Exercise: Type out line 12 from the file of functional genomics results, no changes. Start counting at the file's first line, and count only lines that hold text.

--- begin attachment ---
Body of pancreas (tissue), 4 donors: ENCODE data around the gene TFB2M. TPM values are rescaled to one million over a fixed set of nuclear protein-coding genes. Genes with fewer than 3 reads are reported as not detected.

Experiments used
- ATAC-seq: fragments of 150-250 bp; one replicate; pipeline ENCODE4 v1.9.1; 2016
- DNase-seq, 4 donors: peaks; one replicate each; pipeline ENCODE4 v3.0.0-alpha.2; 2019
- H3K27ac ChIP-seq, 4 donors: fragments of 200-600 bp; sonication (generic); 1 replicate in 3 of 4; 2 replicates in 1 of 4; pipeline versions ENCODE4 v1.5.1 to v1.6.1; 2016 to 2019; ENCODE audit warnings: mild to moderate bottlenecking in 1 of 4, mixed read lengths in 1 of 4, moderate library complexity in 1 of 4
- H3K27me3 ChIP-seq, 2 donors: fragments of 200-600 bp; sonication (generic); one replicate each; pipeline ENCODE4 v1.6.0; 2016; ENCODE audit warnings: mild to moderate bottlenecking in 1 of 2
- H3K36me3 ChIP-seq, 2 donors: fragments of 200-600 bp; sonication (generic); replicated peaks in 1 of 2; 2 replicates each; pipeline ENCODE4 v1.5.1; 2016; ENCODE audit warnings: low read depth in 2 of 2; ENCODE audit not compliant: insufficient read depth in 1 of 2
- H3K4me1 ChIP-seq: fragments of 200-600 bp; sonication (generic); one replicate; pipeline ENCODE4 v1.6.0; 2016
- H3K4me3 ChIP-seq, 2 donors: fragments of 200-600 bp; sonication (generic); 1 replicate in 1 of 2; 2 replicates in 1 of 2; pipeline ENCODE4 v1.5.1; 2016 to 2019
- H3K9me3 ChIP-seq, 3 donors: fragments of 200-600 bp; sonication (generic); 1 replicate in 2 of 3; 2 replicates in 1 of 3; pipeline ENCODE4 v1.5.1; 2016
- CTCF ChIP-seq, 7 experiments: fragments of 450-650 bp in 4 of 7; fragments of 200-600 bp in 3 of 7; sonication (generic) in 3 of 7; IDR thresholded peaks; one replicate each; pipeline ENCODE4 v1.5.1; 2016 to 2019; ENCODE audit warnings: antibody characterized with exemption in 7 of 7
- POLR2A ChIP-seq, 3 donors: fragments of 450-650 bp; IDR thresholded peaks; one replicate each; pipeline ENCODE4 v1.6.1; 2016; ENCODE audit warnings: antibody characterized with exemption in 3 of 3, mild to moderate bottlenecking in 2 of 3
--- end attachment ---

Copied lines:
- POLR2A ChIP-seq, 3 donors: fragments of 450-650 bp; IDR thresholded peaks; one replicate each; pipeline ENCODE4 v1.6.1; 2016; ENCODE audit warnings: antibody characterized with exemption in 3 of 3, mild to moderate bottlenecking in 2 of 3